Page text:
As the third year of the COVID-19 pandemic continues to evolve, we’re seeing the rise of a tripledemic—concurrent surges of COVID-19, respiratory syncytial virus (RSV), and influenza (the flu). The result? Severe cases of RSV landed many children and seniors in the hospital, overwhelming emergency rooms and putting extreme pressure on the healthcare system.
RSV is the unexpected culprit behind increased demand for emergency services at children’s hospitals across the nation. The first hint that the typical RSV season might change became apparent when Rabia Agha, MD, Division Director of Pediatric Infectious Disease, Maimonides Children’s Hospital and other physicians at Maimonides reported “an unexpected, out of season rise in RSV infections during the spring of 2021.”
At that time, they were unsure of what to expect in subsequent RSV seasons, especially following uncharacteristically mild RSV seasons in fall and winter 2020 and 2021 — likely a result of mask-wearing and social distancing campaigns to mitigate COVID-19 transmission.
Maimonides Prepared for a Surge in RSV Cases
Dedicated and proactive physicians, nurses, and staff in the Maimonides’ Pediatric Intensive Care Unit (PICU) were ready when parents began seeking care for their children with severe RSV. Their preparations made all the difference for so many families in Brooklyn, and allowed them to treat up to twice as many PICU patients.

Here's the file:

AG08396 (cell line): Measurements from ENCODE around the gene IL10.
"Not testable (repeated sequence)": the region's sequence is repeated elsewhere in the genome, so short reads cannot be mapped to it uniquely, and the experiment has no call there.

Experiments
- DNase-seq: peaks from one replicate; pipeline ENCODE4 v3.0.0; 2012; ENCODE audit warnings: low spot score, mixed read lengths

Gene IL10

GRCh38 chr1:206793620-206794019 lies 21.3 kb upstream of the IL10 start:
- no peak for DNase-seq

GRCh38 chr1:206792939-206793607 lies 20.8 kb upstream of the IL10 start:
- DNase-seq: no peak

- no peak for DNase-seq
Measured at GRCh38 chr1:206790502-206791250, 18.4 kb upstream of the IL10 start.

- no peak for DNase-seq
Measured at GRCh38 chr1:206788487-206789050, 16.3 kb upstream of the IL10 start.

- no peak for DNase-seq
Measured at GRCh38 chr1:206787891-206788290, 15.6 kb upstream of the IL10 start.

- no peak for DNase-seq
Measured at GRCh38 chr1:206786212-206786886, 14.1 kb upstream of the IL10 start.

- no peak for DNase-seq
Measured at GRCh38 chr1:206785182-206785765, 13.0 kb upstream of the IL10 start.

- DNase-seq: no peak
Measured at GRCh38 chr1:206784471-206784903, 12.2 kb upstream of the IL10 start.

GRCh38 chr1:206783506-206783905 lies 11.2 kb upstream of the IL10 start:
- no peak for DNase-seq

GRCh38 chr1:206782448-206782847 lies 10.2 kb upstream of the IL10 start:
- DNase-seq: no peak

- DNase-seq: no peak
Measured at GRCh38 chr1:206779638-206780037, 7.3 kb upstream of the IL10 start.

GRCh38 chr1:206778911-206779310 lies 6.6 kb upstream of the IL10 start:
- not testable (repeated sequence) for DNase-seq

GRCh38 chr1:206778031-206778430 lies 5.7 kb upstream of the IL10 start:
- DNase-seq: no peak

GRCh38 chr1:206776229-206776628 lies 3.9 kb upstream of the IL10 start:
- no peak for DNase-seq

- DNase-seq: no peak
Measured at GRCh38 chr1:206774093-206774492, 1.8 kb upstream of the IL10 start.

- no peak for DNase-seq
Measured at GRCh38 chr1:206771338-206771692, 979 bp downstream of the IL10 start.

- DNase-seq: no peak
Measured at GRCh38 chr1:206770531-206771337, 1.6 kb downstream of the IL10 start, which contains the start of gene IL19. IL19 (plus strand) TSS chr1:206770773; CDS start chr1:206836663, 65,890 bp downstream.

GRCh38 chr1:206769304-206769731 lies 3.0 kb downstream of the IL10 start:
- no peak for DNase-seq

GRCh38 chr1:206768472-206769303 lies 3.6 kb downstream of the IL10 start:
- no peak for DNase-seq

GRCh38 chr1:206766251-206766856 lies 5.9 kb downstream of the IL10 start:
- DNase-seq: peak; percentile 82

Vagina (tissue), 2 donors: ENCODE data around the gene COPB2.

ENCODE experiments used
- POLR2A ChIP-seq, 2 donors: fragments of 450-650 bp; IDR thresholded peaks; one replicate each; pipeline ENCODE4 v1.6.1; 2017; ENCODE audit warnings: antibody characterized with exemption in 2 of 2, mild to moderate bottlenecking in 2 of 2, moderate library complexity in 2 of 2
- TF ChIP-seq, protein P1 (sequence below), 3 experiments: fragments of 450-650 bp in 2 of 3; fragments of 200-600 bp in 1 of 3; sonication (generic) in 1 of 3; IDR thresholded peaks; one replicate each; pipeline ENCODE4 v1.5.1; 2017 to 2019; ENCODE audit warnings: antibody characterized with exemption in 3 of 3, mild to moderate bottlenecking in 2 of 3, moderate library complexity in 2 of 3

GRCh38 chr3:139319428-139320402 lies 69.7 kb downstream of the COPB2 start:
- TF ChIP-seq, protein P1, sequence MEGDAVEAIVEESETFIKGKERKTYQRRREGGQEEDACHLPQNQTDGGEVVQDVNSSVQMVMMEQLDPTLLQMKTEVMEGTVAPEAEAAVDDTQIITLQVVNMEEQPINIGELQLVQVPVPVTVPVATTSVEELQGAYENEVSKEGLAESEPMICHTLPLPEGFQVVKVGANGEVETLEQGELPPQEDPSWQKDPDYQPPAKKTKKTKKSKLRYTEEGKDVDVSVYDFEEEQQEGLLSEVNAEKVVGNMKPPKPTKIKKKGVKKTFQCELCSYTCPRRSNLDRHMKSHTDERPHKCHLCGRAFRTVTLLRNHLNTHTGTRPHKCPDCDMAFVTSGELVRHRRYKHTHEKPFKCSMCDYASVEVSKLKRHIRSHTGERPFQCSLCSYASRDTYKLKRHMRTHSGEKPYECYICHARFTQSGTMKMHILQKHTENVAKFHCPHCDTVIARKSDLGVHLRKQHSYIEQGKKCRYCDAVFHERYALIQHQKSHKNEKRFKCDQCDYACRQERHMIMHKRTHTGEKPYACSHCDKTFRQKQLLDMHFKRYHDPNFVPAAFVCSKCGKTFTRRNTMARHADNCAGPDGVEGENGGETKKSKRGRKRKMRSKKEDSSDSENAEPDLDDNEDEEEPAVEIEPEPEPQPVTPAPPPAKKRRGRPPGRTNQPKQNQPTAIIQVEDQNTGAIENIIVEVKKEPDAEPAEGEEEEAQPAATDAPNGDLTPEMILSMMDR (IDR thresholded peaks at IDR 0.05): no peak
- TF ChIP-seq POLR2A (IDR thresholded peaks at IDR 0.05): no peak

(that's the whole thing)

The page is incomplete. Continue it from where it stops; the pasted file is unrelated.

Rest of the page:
“We developed the ability to flex PICU capacity with additional beds to accommodate more children who needed intensive care,” shared Tsoline Kojaoghlanian, MD, Pediatric Infectious Disease Specialist, Maimonides Children’s Hospital.
And they did all of this without compromising the high quality of care Maimonides patients expect.
RSV, a More Complex Health Concern for Children of All Ages
This year’s sudden and severe outbreak of RSV may have set the stage for what’s to come. Previous RSV seasons typically caused severe illness among children two years and younger, but that’s not the case anymore.
“This year’s RSV surge is concerning for a couple of reasons,” Dr. Kojaoghlanian explains. ”First, its earlier onset, and second, it’s hospitalizing more older children than in previous RSV seasons.”
Luckily, the COVID-19 surge hasn’t led to additional hospitalizations among kids so far. “COVID numbers are increasing as the winter approaches, but it hasn’t led to an increase in COVID-related admissions for children,” said Dr. Agha.
Similarly, flu season began earlier this year, and Maimonides is seeing increased pediatric admissions as other hospitals have across the US. “We‘ve started seeing pediatric flu admissions in the past few weeks, and are expecting high numbers to continue, as in other pre-pandemic influenza seasons,” shared Dr. Kojaoghlanian.
Preventive measures may make all the difference
The best way to keep kids healthy as experts continue monitoring the tripledemic is by taking appropriate precautions. There are several ways to prevent the spread of respiratory viruses like these.
- Keep pediatric patients up to date with their vaccine schedule including seasonal influenza vaccine
- Emphasize handwashing for both parents and children.
- Encourage patients of all ages to stay home if they feel sick
Taking steps to prevent the spread of RSV, COVID-19, and the flu helps protect everyone in the community. And if that fails, patients in Brooklyn can rely on the skilled healthcare providers at Maimonides for first-class care.